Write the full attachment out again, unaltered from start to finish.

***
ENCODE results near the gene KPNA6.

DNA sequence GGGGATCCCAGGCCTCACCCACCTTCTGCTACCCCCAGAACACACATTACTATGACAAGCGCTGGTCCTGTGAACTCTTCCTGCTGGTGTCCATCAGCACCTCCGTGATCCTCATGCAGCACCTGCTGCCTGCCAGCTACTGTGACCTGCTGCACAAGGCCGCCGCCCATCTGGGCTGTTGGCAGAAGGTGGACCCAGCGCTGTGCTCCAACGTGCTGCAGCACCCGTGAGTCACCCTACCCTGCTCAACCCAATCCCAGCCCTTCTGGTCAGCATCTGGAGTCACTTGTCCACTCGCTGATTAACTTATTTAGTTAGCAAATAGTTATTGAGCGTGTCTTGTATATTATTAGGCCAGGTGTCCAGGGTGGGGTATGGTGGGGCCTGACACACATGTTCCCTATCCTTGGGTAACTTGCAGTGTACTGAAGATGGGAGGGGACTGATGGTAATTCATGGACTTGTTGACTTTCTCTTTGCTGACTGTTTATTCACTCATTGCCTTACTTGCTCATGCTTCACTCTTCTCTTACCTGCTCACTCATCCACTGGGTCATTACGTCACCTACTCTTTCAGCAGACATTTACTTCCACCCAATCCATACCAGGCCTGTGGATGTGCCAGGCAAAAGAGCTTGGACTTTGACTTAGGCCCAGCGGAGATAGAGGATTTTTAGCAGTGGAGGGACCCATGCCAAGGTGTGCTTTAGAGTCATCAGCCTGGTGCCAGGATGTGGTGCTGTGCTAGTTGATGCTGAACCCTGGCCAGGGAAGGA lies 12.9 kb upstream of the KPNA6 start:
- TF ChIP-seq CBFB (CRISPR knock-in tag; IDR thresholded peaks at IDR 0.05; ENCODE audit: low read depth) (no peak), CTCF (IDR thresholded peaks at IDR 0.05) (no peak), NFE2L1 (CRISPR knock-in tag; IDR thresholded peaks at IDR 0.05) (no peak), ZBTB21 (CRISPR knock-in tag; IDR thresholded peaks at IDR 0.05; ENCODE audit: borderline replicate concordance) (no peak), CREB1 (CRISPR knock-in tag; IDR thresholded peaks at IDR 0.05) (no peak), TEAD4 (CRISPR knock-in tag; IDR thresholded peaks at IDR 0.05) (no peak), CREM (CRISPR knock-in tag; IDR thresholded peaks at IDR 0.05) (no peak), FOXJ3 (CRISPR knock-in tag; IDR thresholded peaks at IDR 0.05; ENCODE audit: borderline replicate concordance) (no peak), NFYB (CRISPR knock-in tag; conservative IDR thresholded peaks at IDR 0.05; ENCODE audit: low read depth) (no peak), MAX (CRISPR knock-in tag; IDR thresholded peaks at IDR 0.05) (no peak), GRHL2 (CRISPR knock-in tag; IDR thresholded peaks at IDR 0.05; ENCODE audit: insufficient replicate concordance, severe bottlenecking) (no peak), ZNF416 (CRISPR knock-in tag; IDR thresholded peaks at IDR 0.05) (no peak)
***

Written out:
ENCODE results near the gene KPNA6.

DNA sequence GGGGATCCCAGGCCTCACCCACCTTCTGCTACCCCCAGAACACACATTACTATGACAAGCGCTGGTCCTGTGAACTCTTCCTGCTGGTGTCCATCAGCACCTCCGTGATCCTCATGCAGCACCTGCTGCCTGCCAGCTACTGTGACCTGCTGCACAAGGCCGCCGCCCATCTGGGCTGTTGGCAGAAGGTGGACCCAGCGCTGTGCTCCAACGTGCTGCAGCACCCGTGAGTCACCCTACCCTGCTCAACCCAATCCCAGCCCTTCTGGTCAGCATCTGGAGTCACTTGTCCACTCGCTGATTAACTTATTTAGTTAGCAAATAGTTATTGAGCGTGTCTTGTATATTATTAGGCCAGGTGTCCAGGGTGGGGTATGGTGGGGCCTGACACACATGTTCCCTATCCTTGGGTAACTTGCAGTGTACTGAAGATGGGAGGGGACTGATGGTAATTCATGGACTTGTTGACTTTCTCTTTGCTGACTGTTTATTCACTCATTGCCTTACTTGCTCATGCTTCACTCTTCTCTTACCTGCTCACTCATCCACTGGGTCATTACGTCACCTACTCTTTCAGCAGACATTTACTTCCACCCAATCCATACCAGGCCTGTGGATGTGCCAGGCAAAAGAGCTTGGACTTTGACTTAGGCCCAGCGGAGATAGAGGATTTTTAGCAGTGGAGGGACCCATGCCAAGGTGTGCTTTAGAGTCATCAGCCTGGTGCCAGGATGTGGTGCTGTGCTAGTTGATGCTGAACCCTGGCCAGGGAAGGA lies 12.9 kb upstream of the KPNA6 start:
- TF ChIP-seq CBFB (CRISPR knock-in tag; IDR thresholded peaks at IDR 0.05; ENCODE audit: low read depth) (no peak), CTCF (IDR thresholded peaks at IDR 0.05) (no peak), NFE2L1 (CRISPR knock-in tag; IDR thresholded peaks at IDR 0.05) (no peak), ZBTB21 (CRISPR knock-in tag; IDR thresholded peaks at IDR 0.05; ENCODE audit: borderline replicate concordance) (no peak), CREB1 (CRISPR knock-in tag; IDR thresholded peaks at IDR 0.05) (no peak), TEAD4 (CRISPR knock-in tag; IDR thresholded peaks at IDR 0.05) (no peak), CREM (CRISPR knock-in tag; IDR thresholded peaks at IDR 0.05) (no peak), FOXJ3 (CRISPR knock-in tag; IDR thresholded peaks at IDR 0.05; ENCODE audit: borderline replicate concordance) (no peak), NFYB (CRISPR knock-in tag; conservative IDR thresholded peaks at IDR 0.05; ENCODE audit: low read depth) (no peak), MAX (CRISPR knock-in tag; IDR thresholded peaks at IDR 0.05) (no peak), GRHL2 (CRISPR knock-in tag; IDR thresholded peaks at IDR 0.05; ENCODE audit: insufficient replicate concordance, severe bottlenecking) (no peak), ZNF416 (CRISPR knock-in tag; IDR thresholded peaks at IDR 0.05) (no peak)